5:00 PM  A Hundred Yards Over The Rim – Underrated episode featuring a very young Cliff Robertson as a pioneer dad who will go yards, miles and years to heal his ailing son.

5:30 PM –  People Are Alike All Over – Astronaut Roddy McDowall crashes on populous Mars, and consoles his fears with the thought that Martians (who include the radiant Susan Oliver)  and humans must be "alike" ...

6:00 PM – Probe 7 Over and Out – Stranded astronaut Richard Basehart, meets hostile alien female on deserted planet. She hurls rocks at him. Or maybe it's just foreplay. Now, what shall we call this place...? (Appropriately rhymes with "dearth.") The same story is better told in "Two" (4:30 AM 1/1).

6:30 PM  Stopover In A Quiet Town – At least it was quiet until this nattering couple woke up in a strange house with no memory of how they got there, and no one to ask where they are, or why the grass is made of papier-mâché. And if they'd shut up for two seconds, we just might care....

7:00 PM – A Game Of Pool – This taut two-person drama explores winning and losing, and what's really important in the game of life. Fine performances by Jack Klugman (who passed in 2012) and Jonathan Winters (who passed this last spring). Not crazy about the end, though; the real (and better) ending was done in the 80s TZ version.

7:30 PM – The Monsters Are Due On Maple Street – #4 on the Time list. The story is included in grade-school anthologies. Beautifully written masterpiece about fearing thy neighbor. The brilliant Claude Akins is considered the lead, though it is a true ensemble piece. Don’t miss it.

8:00 PM –  The Dummy – Cliff Robertson as a troubled ventriloquist whose creepy dummy will simply not stay in the box.

8:30 PM  The Invaders –  Agnes Moorehead's virtuoso 25-minute wordless monologue; riveting  with a slick twist at the end. #7 on the Time list.

9:00 PM  To Serve Man – Aliens come to earth offering solutions to all the world's woes; their trouble-entendre mission: "To serve man." An undisputed classic, #8 on the Time list.

9:30 PM – Nightmare At 20,000 Feet – "There's a man out on the wing!!" Shatner at his whiteknuckle best. #6 on the Time list.

10:00 PM – A Stop At Willoughby – Beleaguered exec finds himself in his childhood hometown. Similar to "Walking Distance" (4:30 PM 12/31) but trades insight for sentiment. Some people really like this one; I can do without it.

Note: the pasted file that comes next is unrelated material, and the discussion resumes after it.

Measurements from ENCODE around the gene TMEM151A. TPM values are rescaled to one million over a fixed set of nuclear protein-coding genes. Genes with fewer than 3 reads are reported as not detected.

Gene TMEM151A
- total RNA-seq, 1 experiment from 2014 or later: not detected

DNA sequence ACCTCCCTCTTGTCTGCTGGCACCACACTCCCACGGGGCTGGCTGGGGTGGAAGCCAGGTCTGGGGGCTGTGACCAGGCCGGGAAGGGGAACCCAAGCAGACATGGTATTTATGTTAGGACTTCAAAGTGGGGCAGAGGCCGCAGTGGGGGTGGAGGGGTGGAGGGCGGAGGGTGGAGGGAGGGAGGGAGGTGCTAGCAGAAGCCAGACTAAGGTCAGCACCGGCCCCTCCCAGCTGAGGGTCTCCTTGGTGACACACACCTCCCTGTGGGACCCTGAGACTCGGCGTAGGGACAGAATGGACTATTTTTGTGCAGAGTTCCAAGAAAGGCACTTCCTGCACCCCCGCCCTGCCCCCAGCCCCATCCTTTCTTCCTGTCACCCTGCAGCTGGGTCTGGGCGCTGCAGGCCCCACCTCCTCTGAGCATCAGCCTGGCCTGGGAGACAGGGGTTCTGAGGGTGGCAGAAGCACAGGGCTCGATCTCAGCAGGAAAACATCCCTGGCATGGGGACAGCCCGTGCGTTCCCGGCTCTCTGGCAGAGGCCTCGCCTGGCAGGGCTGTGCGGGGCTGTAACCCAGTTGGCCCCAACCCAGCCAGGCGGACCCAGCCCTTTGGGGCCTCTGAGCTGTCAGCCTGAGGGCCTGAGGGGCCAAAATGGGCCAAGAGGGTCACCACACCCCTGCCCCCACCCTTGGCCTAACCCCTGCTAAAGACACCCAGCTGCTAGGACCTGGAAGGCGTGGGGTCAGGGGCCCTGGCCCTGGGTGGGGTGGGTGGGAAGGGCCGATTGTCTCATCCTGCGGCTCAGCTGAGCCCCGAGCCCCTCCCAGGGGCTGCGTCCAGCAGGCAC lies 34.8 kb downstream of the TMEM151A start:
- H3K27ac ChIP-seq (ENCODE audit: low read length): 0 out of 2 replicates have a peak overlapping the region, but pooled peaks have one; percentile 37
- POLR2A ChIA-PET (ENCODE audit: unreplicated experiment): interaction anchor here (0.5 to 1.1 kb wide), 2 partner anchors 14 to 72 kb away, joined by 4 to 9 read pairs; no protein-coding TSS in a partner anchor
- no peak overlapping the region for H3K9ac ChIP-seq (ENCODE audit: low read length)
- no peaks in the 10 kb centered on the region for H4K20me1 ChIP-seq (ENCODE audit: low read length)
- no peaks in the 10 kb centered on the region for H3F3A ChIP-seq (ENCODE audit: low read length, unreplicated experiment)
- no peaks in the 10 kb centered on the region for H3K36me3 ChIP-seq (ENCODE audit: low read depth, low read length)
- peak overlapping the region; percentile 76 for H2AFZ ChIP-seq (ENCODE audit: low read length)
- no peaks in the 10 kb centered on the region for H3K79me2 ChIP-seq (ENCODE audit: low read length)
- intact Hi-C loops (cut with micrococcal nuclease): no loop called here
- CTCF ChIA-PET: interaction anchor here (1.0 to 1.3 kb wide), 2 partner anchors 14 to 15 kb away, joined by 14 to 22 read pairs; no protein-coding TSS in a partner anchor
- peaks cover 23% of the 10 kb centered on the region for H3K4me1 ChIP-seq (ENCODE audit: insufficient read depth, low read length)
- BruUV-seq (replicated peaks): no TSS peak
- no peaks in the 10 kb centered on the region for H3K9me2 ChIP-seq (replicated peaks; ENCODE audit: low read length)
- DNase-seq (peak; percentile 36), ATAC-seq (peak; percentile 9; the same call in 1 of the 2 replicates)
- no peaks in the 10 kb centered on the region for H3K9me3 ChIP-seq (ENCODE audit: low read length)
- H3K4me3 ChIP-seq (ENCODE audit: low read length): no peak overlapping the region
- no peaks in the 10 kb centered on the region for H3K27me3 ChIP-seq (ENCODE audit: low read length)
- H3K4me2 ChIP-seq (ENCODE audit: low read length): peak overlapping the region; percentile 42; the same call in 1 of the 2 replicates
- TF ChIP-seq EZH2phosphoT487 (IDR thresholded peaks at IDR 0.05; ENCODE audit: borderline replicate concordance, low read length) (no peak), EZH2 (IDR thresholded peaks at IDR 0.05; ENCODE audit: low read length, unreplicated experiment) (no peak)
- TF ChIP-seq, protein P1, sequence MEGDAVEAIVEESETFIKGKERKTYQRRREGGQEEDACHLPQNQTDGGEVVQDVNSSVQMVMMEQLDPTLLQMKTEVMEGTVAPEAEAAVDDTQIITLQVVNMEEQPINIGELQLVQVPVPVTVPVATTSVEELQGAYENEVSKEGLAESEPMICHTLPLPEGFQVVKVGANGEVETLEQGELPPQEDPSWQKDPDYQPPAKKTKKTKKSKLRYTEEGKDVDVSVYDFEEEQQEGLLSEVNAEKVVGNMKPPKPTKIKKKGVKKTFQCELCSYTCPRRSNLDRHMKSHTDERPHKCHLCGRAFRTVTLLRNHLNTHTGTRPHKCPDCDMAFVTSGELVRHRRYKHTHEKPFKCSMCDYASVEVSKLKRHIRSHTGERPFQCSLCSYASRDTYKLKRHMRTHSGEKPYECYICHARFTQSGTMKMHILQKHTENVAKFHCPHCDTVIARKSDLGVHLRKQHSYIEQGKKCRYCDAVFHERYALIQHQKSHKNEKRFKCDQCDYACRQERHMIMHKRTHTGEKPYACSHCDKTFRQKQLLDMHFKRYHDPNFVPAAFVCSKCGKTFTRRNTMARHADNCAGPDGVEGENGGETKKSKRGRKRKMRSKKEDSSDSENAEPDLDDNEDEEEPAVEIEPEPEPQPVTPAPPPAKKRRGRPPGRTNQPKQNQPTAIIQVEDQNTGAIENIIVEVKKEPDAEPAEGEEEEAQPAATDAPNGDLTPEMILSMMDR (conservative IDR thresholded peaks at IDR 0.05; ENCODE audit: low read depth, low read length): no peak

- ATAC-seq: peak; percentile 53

10:30 PM  The Hitch-hiker – A driver keeps seeing the same hitch-hiker thumbing a ride as she heads west…. A deliciously Hitchcockian morality/mortality play about fear and acceptance of the inevitable. #5 on the Time list.

11:00 PM  Dead Man's Shoes – Bum dons dead gangster's wing-tips and finds himself stepping into the thug's revenge-thirsty ex-life. You might feel bad for the bum if you find yourself caring about anything in this one.

11:30 PM – Will The Real Martian Please Stand Up – This was voted 8.5 on the IMDB, but I think it’s dopey and ridiculous. Bus passengers are stranded at a diner – but there is one too many. Oh, and rumor has it that a spacecraft crashed nearby. Give me a break.

Monday, December 1, 2014

World AIDS Day -- December 1st

Today, December 1st, is World AIDS Day.

And although our focus has shifted to ebola to ISIS to Bill Cosby, we must not forget that 35 million people still live with AIDS/HIV worldwide.

And we must not forget the devastation it wrought on a generation.

Here are some stunning photos of an AIDS hospice taken in the early 90s.
A resident's room the day of this death from 
AIDS at the Bailey-Boushay House.

Please also watch HBO's The Normal Heart for a heart-rending dramatization of the early stages of the AIDS crisis in America.

Let us never forget the way that AIDS patients were shunned and treated callously, even by hospital staff. My father, who works in nuclear medicine, told me this chilling story from the early 80s.

He needed to run some tests on a patient who, as was typical of those suffering from AIDS, was secluded in a remote section of the hospital. When my father arrived at the room, a radiologist was already present, doing a portable X-Ray. This procedure required placing the scanner above the patient, with a tray beneath, while the image is taken. A few minutes later, the tech exited and my father went in to draw blood.

He looked at his arm for veins but couldn't find any. His skin was cool.

He looked again at the patient, who was motionless and realized... the man was dead.

The other tech had X-Rayed a corpse, and in spite of the considerable physical contact necessary to do this, he had not even noticed that the patient had probably been dead for some time.